A country rich with ancient history Ireland is truly rich with museums in its modern-day. Here are the top spots to visit on your next vacation or this summer on staycation.
Editor's note: National Heritage Week celebrates all things heritage. It brings together organizations, cultural institutions, academics, and enthusiasts, to build awareness about the value of heritage and support its conservation. In 2019, more than 2,000 events took place across Ireland during the third week of August. However, to COVID-19-related restrictions on social gatherings, this year, it has gone online. In the spirit of sharing experience and knowledge on Irish heritage this week, we’re exploring Ireland’s most beloved Irish heritage sites.
From a small museum that showcases every aspect of Michael Collins’ life to archaeology and Vikings to 18th-century farming knick-knacks and GAA. Here is a list of ten museums you must visit in Ireland, each intriguing for all ages.
1. National Museum of Ireland – Archaeology
This archaeology museum is great for children and adults alike – the collections give a wonderfully accurate sense of Ireland’s rich history and countryside, especially of life by the bogs. Home to over two million artifacts, the museum is the national repository for all archaeological artifacts found in Ireland.
2. The Little Museum of Dublin
Located in Dublin’s Saint Stephen’s Green, the Little Museum is a hidden gem. It is located on the first floor of an 18th-century Georgian townhouse and captures the history of modern Dublin like no other. A civic museum (or ‘people’s museum’), it chronicles the history of the city in the 20th century.
Even if you aren’t a huge fan of Gaelic sports, touring the iconic Croke Park and GAA Museum is sure to be memorable. You can follow in the footsteps of Ireland’s sporting legends in a stadium flooded with history. In a unique and interactive experience, the museum’s new galleries illustrate the story and journey of Gaelic games from ancient times to the present day, and there is an interactive games zone, where you can test your own sporting skills. Fun for all ages.
This fun and educational museum is hidden in south Roscommon, the land of beautiful lakes and rivers. Its collection has displays of farm and folk life in Ireland from the 18th century to the recent past. The museum is privately owned and run by the Finneran family and has 6,000 items from over 35 years. Restored horse-drawn machinery, butter-making equipment, laundry memorabilia, old and rare washing machines, old-style sheep shears, radios, gramophones, 1930s old-style thatched bar and grocery, a large collection of 78 rpm records and much more.
The exhibition in Dublin’s Dún Laoghaire tells a survival story like no other: Irish-born explorer Sir Ernest Shackleton’s Imperial Trans-Antarctic expedition of 1914-1917. On display are over 150 photographs taken by the Expedition photographer Frank Hurley, a full-size exact replica of the James Caird, which is the lifeboat that proved critical to the rescue, and much more. You’ll be able to fully understand and relive this story of extraordinary leadership.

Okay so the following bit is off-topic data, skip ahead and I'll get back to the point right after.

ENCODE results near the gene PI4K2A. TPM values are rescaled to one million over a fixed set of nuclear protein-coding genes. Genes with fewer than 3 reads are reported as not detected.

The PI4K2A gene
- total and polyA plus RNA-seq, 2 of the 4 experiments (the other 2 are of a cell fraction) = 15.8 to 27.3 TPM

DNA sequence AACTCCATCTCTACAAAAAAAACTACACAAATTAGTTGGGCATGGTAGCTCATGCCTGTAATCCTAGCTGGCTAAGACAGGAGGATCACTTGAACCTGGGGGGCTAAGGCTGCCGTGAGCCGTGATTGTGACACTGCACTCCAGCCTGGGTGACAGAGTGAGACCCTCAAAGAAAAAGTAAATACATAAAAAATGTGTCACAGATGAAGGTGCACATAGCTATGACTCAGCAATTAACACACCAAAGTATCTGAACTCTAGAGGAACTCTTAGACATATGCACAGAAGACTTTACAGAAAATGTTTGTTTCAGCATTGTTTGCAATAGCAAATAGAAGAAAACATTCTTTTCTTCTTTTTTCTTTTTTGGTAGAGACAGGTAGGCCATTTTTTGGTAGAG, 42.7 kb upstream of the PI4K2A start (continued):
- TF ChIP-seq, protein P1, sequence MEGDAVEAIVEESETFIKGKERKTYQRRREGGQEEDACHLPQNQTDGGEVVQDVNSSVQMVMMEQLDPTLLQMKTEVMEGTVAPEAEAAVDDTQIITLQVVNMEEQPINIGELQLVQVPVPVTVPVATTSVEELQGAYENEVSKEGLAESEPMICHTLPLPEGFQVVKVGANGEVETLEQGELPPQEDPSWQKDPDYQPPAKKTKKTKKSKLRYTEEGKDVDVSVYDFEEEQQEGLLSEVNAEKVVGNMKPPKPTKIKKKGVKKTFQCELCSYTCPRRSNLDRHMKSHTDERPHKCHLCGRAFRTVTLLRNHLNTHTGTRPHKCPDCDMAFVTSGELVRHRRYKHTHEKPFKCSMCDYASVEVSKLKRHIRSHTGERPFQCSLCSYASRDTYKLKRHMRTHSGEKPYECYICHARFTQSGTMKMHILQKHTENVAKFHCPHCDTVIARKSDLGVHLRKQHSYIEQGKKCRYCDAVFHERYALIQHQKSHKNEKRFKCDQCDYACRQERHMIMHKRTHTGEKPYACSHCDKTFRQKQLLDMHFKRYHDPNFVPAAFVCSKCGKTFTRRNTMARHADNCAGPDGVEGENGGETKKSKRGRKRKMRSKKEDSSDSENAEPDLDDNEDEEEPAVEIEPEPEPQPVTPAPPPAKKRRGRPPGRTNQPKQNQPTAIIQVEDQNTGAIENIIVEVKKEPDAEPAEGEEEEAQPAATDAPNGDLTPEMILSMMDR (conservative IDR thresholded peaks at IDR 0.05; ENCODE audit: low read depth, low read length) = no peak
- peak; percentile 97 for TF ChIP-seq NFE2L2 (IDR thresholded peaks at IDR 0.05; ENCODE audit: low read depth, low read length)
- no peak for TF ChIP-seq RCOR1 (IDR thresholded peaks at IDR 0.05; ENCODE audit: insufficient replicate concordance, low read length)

The Waterford Treasures contains three museums within short walking distance from each other in the Viking Triangle in Waterford, Ireland’s oldest city. The museums tell the 1100-year-old story of the city from its foundation in 914 by Viking sea pirates – the stone fortress of Reginald’s Tower houses the Viking Treasures, and the Bishop’s Palace is home to the treasures of the 18th, 19th and 20th centuries. As Ireland’s only medieval museum, it showcases all of the spectacular treasures from the Middle Ages.
This museum, housed in the original terminal building in Foynes, Co. Limerick, recalls the nostalgic era in which Foynes was the center of the aviation world from 1937 – 1945. The story is told through a range of exciting exhibitions and graphic illustrations. There is also an authentic 1940s cinema, as well as a Radio and Weather room, complete with transmitters, receivers, and authentic Morse code equipment. It also has the only full sized replica of the B314 flying boat.
The visitor center at the Mizen Head signal station (Ireland’s most southwesterly point) includes a dynamic new center, the keepers’ quarters below, and numerous enchanting surprises along the path and over the bridge. The original keepers’ rooms have been retained so visitors can recall the life of the men of Irish lights, and there are many fascinating displays and films to enjoy, as well as beautiful views of the south and west coasts. An award-winning maritime museum.
A true staple of Dublin’s River Liffey, this museum is one of the city’s most popular attractions. By day, it’s a living history museum of 19th-century emigration – the ship made many voyages during the Great Hunger from Ireland to North America and Canada. It’s a beautiful ship and the tour is sure to fascinate and intrigue all ages, and you can hear all about the ship’s tribulations and why it was considered to be “lucky.” On the lower deck, there are life-size wax statues modeled after the actual passengers who made the treacherous journey during the Great Hunger.
The Michael Collins Center is in Clonakilty, Co. Cork – owners Tim and Dolores Crowley have been interpreting the Big Fella’s life since 1997, and have organized in-depth tours and displays. The tour starts in their cottage/theater with a film exploring Collins’ childhood and schoolboy days. The guide then takes visitors through Collins’ life in the 1916 Rebellion with large slides, photos, and film clips. The presentation ends with a guided tour of the ambush trail where he was shot – there is a life-size replica of the Rolls Royce and Collins himself.
* Originally published in October 2014.